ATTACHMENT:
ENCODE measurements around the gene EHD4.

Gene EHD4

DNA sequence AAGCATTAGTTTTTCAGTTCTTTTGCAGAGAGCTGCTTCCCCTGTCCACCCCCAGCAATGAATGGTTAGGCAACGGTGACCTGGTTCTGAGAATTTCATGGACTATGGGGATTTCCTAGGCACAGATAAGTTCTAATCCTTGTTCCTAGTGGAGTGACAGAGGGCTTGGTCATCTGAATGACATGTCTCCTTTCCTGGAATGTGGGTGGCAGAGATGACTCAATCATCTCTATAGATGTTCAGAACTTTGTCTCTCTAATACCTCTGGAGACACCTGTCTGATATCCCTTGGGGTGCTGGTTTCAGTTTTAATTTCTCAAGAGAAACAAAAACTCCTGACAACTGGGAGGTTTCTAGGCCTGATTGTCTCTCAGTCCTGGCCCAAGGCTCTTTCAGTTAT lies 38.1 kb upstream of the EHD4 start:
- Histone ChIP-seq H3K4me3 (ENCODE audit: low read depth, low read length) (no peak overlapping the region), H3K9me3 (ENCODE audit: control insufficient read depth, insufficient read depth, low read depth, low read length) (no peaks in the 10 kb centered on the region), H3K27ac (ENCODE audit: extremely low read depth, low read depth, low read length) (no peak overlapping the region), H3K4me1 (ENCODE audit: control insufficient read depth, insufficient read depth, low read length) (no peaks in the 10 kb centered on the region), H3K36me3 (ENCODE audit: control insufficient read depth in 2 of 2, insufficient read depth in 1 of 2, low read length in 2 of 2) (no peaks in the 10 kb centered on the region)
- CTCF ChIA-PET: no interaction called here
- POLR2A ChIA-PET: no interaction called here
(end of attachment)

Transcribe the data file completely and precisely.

ENCODE measurements around the gene EHD4.

Gene EHD4

DNA sequence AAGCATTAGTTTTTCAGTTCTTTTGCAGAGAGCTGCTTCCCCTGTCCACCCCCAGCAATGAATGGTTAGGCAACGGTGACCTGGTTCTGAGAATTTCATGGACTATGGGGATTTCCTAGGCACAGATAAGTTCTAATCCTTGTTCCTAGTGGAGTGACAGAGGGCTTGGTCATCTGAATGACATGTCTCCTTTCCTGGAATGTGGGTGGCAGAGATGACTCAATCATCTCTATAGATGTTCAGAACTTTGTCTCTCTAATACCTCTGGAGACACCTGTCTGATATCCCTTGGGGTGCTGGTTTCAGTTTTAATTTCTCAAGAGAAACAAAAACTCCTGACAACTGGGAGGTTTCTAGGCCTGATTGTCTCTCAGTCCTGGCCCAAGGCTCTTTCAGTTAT lies 38.1 kb upstream of the EHD4 start:
- Histone ChIP-seq H3K4me3 (ENCODE audit: low read depth, low read length) (no peak overlapping the region), H3K9me3 (ENCODE audit: control insufficient read depth, insufficient read depth, low read depth, low read length) (no peaks in the 10 kb centered on the region), H3K27ac (ENCODE audit: extremely low read depth, low read depth, low read length) (no peak overlapping the region), H3K4me1 (ENCODE audit: control insufficient read depth, insufficient read depth, low read length) (no peaks in the 10 kb centered on the region), H3K36me3 (ENCODE audit: control insufficient read depth in 2 of 2, insufficient read depth in 1 of 2, low read length in 2 of 2) (no peaks in the 10 kb centered on the region)
- CTCF ChIA-PET: no interaction called here
- POLR2A ChIA-PET: no interaction called here